When a struggling writer, HIV positive for 20+ years, accidentally deposits a $100 birthday check, he is dropped from his health plan for earning too much. In this new era of sort-of ...
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When a struggling writer, HIV positive for 20+ years, accidentally deposits a $100 birthday check, he is dropped from his health plan for earning too much. In this new era of sort-of universal care, can he take on a helpless bureaucracy or come up with $3000 a month to buy meds on his own?
The miniature steam train shown at about 54 minutes into the movie was originally installed at the Herbert Fleishhacker Zoo, now known as the San Francisco Zoo, in 1925 and operated for 53 years until being temporarily retired in 1978. The steam train was then restored in 1997, at which time it was converted from coal to natural gas burning. The original train was offered for sale via a 1905 Cagney catalog for $15,000. The 1997 train restoration cost approximately $75,000 with the total coming to $700,000 when including the depot, plaza, track, landscaping and storage barn. See more »
Powerful film about being down and out and HIV positive
Pushing Dead (2016) was written and directed by Tom E. Brown. Believe it or not, this is a funny film about a not-funny situation. Dan (James Roday) has been HIV positive for over 20 years. His life is attuned to the beeping of his wristwatch. He takes his HIV medication ritually, because he needs to take the right meds at the right time to stay healthy.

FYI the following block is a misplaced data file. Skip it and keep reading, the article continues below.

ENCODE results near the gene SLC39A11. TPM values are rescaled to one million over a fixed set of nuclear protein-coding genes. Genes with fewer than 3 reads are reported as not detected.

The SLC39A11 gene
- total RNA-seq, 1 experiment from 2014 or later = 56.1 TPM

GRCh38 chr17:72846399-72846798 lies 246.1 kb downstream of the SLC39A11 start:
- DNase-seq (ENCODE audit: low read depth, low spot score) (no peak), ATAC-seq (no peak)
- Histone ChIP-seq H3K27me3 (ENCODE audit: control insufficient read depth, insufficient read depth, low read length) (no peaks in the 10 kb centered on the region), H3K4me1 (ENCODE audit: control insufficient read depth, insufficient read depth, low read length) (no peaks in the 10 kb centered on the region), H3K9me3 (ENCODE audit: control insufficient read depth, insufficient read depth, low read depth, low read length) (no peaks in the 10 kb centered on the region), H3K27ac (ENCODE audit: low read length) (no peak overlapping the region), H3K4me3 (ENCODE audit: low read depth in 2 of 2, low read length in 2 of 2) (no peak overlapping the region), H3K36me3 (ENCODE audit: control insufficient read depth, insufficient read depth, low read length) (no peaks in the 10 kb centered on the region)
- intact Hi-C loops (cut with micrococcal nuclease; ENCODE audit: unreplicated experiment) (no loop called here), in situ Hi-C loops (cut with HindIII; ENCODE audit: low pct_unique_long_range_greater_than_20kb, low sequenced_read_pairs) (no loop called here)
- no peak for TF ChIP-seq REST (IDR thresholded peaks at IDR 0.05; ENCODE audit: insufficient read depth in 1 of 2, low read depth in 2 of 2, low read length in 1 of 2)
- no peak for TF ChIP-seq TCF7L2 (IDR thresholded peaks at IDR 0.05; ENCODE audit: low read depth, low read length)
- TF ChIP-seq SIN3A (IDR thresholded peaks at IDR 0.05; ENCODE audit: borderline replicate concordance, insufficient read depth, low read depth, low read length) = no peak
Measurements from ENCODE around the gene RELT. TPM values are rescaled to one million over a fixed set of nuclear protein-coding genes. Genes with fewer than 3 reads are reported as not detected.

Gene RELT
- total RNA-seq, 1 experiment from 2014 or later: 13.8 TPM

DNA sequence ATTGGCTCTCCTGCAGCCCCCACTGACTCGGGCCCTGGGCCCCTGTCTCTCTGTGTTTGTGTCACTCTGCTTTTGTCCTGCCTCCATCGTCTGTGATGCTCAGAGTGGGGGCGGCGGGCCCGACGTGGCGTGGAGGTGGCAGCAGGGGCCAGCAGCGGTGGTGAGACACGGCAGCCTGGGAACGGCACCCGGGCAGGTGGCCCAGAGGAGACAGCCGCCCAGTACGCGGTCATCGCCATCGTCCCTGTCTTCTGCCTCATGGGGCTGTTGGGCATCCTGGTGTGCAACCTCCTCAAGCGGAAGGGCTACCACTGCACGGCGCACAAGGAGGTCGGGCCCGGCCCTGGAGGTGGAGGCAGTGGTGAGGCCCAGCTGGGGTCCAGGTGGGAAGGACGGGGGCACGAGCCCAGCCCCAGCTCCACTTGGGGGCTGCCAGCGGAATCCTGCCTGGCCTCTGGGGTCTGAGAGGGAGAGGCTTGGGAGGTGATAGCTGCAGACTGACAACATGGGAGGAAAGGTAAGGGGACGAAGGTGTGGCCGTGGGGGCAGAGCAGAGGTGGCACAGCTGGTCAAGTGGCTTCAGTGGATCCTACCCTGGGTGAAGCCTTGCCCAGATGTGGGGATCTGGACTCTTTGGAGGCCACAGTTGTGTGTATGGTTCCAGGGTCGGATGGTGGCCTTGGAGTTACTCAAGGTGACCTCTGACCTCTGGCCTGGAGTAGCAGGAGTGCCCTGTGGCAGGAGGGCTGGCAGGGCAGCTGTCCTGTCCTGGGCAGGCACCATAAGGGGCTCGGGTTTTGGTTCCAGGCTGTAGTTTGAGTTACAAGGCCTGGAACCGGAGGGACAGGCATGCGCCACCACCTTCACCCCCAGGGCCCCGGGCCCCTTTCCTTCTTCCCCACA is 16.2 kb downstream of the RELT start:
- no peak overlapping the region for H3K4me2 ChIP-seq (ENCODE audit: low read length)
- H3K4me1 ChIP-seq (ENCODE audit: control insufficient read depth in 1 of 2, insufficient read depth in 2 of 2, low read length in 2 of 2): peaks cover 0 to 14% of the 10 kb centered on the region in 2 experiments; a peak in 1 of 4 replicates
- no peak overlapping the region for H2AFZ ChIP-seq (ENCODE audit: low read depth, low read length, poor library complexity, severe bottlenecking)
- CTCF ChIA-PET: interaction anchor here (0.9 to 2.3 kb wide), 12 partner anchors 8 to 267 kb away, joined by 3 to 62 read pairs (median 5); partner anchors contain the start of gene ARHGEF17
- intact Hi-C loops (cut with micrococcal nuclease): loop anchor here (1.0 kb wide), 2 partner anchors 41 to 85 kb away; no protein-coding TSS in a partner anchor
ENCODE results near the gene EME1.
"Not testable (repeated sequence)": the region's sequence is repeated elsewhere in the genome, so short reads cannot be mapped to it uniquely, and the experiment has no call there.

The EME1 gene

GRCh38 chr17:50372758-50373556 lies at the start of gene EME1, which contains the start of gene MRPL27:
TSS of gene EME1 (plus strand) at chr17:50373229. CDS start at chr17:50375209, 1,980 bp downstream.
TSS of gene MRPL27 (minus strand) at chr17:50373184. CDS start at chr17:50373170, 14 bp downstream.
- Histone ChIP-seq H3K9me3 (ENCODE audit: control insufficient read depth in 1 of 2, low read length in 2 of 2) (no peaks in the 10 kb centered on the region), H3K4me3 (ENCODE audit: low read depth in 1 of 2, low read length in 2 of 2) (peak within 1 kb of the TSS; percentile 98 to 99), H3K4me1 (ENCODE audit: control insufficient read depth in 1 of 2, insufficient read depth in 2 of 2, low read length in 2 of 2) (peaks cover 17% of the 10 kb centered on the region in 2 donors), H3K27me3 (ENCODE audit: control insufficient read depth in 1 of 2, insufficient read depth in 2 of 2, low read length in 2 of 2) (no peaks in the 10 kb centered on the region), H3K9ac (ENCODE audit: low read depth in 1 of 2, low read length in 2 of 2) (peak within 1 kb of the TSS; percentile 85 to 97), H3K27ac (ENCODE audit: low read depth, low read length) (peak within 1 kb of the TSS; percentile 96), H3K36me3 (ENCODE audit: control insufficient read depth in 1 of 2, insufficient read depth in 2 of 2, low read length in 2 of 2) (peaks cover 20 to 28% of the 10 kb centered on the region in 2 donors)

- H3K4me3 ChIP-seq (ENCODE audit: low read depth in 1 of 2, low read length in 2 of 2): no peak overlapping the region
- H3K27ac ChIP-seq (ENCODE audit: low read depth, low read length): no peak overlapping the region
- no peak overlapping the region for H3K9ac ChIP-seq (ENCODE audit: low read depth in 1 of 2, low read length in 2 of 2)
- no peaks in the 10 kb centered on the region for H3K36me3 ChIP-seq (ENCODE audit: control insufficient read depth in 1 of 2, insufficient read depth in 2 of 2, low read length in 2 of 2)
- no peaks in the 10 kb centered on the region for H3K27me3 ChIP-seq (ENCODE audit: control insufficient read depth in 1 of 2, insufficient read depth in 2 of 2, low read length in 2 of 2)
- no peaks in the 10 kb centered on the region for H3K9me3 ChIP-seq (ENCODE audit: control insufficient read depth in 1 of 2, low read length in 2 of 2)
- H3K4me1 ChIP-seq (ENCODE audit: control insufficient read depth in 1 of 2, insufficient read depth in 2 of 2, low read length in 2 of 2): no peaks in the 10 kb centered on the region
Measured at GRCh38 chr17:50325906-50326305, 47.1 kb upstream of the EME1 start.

Suddenly, his supply of medications is interrupted, and he may be forced to go without meds for three weeks. Going without HIV medication isn't the same as going without medication for high blood pressure or high cholesterol. It could be the tipping point at which HIV-positive status turns into AIDS.
How Dan copes with that serious situation, and also how he goes on with his daily life, constitute the plot of the movie. Roday is an excellent actor, and you believe that this is a true life crisis.
Three great supporting actors help the movie succeed: Robin Weigert as Dan's roommate, Paula; Danny Glover as his boss, Bob; and Khandi Alexander as Bob's wife, Dot. I was surprised to see Danny Glover as a supporting actor in a small, independent film. My guess is that he liked the role, and wanted to remind us of what a truly great actor he is.
We saw this film at the excellent Dryden Theatre at the George Eastman Museum, as part of the wonderful ImageOut Rochester LGBT Film Festival. It will also work well on the small screen.
Pushing Dead is one of 22 films that had their New York State premiere, or their East Çoast premiere at ImageOut. My compliments to the ImageOut Programming Committee for their great success in bringing these films to Rochester.
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